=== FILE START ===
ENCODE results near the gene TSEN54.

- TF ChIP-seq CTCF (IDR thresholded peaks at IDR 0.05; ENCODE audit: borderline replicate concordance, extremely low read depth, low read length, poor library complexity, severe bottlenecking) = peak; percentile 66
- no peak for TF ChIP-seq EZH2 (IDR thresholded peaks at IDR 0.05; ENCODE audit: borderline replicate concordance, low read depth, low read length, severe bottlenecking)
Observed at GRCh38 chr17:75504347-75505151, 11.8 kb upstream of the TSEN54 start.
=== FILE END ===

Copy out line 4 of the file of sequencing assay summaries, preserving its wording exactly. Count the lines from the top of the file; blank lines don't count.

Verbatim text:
Observed at GRCh38 chr17:75504347-75505151, 11.8 kb upstream of the TSEN54 start.